Thursday 30 October 2014

Aiguilles Rouges Binge

This is a fantastic time of year to be climbing up in the Aiguilles Rouges so I've been making the most of Chamonix's Indian summer and getting some climbing in. First up was a couple of days messing around on the Aiguillette d'Argentiere, which is always fun. As well as firing up the normal routes, I also went and checked out the harder lines on the pinnacle and they were superb.

Stunning autumn views from the Aiguillette.

At the weekend Sharon and I fancied a multi pitch route and decided on "Cocher - Cochons", above Planpraz. I'd done the route a couple of years back and the climbing was just as brilliant as I remember. That final pitch up the arete is something else...

Sharon on the final pitch of Cocher Cochon. 

Looking across at a climber who had just finished a neighbouring route, with the Berard Valley visible behind. 

Today I had a half day free and having come down with a cold earlier in the week I wasn't too bothered what I did, provided I got out in the fresh air. In the end I decided to go and have a solo mission on Mic et Maousse, a short 5a rock route near the top the Brevent which I did last autumn.  I coughed my guts up on the walk in but I was glad I made the effort because soloing easy rock with no-one in sight was blissful. 

Easy, fun and occasionally exposed climbing on Mic et Maousse. 

I'm now off back to UK for a combination of work and play and by the time I get back, the Montenvers train will be only the lift open in the Valley and town will be empty. Winter beckons!

Monday 20 October 2014

Les Chercheurs d'Or, Berard Valley

The Chamonix Valley looks as stunning as I've ever seen it right now so I was really keen to get out and have a big day in the hills this weekend. There was talk of going somewhere up high but given the amount of snow that has fallen above 2500m, I think routes at altitude might have to wait. Eventually I found a route that looked to provide the ideal combination of a big day, a good summit and some fun climbing - "Les Chercheurs d'Or" in the Berard Valley, which finishes on the summit of Mont Oreb. Peter, Tristan and Tom were all keen so at the very least it was going to be sociable because we'd be climbing in 2 pairs.

With such short hours of daylight at this time of year we had to get up early and we were walking in by headtorch at 6.30 in order to start climbing by 8. Given that Peter had his ankle completely reconstructed less than 4 months ago, Tom has arthritic toes, Tristan's back is best described as "fragile" and that my hip is buggered and my back and shoulder aren't too flash either, we weren't expecting to set any speed records and needed all the daylight we could get!

At the foot of the route, with me being laughed at for bringing such a small water bottle.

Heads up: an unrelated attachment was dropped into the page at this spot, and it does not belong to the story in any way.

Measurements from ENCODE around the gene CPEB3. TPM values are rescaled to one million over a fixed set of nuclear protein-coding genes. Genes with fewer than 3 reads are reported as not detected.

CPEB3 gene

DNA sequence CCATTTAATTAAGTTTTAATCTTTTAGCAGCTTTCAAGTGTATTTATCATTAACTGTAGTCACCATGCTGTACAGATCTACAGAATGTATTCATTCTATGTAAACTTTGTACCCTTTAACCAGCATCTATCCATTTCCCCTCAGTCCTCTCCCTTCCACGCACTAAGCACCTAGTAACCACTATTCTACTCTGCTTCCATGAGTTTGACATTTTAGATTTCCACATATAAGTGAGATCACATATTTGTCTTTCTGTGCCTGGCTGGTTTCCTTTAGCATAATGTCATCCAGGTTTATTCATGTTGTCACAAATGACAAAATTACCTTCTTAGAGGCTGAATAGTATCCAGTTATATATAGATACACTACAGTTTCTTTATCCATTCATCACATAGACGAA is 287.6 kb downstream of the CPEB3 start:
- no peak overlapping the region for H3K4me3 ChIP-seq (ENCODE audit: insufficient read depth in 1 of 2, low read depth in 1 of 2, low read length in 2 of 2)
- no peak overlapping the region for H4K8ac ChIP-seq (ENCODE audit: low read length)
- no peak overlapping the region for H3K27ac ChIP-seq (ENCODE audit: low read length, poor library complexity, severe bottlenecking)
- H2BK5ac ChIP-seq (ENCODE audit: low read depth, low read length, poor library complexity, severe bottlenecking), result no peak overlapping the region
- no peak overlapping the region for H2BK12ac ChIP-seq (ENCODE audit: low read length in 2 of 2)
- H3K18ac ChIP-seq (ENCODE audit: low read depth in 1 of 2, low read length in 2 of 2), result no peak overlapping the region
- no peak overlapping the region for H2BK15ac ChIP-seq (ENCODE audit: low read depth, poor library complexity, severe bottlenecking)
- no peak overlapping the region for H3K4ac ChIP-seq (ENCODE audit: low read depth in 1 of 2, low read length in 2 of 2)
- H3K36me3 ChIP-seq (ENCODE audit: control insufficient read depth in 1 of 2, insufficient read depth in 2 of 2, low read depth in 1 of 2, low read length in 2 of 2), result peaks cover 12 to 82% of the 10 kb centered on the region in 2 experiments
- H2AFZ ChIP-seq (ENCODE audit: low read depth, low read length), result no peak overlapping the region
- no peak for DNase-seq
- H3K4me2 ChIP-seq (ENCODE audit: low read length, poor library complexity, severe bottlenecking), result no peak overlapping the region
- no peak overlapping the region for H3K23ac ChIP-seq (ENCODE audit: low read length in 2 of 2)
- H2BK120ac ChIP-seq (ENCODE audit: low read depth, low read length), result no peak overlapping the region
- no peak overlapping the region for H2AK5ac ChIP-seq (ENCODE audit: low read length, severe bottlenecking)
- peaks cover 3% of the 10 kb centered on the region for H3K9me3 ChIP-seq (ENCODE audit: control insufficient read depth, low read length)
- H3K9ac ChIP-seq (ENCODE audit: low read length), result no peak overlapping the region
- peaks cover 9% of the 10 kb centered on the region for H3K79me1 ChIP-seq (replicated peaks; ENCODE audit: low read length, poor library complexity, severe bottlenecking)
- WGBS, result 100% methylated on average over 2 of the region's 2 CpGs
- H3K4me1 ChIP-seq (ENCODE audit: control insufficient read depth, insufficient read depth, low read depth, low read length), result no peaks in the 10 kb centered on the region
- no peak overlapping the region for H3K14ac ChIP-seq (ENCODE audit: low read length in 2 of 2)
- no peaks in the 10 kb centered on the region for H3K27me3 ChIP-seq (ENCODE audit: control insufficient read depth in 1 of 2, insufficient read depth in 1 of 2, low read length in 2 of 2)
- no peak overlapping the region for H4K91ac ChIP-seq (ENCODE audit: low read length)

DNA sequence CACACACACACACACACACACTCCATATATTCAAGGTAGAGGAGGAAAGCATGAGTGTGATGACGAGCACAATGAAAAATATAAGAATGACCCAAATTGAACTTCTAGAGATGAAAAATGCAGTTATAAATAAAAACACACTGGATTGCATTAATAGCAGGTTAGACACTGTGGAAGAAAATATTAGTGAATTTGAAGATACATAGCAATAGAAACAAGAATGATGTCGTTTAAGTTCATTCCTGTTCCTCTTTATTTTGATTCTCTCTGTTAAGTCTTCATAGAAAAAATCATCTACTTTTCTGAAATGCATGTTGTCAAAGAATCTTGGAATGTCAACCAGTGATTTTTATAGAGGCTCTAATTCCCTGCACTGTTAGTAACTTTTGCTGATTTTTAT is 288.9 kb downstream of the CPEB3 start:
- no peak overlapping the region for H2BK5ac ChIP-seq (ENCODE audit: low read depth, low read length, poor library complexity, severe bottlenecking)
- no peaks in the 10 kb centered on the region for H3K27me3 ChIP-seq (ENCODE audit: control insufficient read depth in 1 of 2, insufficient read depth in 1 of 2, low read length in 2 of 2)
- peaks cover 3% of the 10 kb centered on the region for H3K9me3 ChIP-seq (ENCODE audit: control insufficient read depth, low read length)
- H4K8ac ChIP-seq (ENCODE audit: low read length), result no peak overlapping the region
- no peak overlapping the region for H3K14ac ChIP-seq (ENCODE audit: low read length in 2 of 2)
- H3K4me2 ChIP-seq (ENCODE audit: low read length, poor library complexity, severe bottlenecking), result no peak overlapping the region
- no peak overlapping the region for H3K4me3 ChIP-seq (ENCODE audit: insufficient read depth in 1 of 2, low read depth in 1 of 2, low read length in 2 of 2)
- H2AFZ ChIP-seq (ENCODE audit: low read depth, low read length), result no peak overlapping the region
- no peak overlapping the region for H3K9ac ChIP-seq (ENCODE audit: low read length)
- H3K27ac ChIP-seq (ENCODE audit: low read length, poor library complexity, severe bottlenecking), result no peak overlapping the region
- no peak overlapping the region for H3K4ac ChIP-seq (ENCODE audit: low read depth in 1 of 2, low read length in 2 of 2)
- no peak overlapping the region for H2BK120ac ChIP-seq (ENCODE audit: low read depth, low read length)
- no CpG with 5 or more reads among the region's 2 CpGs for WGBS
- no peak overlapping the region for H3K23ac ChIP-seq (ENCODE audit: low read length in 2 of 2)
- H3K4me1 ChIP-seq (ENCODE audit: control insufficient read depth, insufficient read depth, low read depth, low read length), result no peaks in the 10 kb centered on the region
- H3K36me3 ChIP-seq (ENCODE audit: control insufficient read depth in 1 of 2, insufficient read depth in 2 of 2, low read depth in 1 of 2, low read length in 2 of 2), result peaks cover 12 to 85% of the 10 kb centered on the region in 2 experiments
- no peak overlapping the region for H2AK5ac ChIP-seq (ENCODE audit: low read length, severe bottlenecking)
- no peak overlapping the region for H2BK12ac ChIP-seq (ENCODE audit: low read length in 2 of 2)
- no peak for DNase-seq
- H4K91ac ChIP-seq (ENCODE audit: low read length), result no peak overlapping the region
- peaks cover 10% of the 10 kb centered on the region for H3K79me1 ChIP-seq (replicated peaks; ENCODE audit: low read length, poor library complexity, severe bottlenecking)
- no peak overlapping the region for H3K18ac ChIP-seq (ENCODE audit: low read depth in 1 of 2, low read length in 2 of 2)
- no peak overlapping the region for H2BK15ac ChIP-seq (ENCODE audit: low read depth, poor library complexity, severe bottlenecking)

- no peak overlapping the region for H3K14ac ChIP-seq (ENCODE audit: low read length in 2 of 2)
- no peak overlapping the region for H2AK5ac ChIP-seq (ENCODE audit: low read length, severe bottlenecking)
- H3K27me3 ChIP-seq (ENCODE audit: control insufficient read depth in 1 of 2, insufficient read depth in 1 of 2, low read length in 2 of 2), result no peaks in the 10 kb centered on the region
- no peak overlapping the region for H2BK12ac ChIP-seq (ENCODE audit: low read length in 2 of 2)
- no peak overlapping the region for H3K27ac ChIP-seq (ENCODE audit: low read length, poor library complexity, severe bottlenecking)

Photo Peter Riley.

 The lower buttress is fun enough but fairly sparsely bolted and we quickly realised that although it is referred to as "partially equipped" in the guidebook written by Michel Piola, the first ascensionist of the route, this is very much a trad climb with bolted belays. There is the odd bolt here and there but be ready to protect virtually the whole thing with nuts and cams.

Peter on the first pitch of the second buttress. To the right of Peter here is the "Chercheurs d'Or" bivouac where Michel Piola stayed whilst doing the first ascent of the route. Peter got a giggle from everyone when he suggested that, having seen how sparingly bolted the lower section of the route was, we should leave Michel "a new f**king battery for that drill of his". In all seriousness, Peter and I have had some of our best days climbing on Michel Piola routes ("Le Soleil Rendez-Vous avec la Lune"being the obvious highlight) and he has probably done more high quality new routes than anyone else I know of so he can do what he wants as far as we're concerned! 

Tom leading the same pitch.

The second buttress is by far the best of the 3, with some classic pitches in amazing positions, then after that there is a bit of a walk up to the third and final buttress.

Looking up to the third buttress which follows the solid rock just to the left of the deep, shaded gully.

Tom, me and Peter sorting the kit out above the second buttress. Photo Tristan Wise.

Peter belaying below the last tricky pitch.

Peter and me just below the summit. Photo Tristan Wise.

Tristan, Peter and Magnum on top of Mont Oreb.

The third buttress is basically not that great, with the odd pitch thrown in amongst lots of grassy scrambling. Luckily it all leads to a fantastic summit which looked even better than I had hoped because of the fantastic autumn colours. 

With hindsight we should really have done slightly more research into how to get off the peak...

We vaguely knew that if we nipped over a col near Mont Buet then walked a bit we'd hit the Buet path but it turned out not to be quite so simple and it took some fairly tricky route finding to eventually get us onto the path and the refuge, which we reached just as darkness fell. Still, the views were nice.

Photo Peter Riley.

All in all, I got my long day and what a fantastic one it was. The climbing on the route isn't really that great on the whole but the overall experience and the ambience are unbeatable. Thanks Tristan, Tom and Peter for an amazing trip.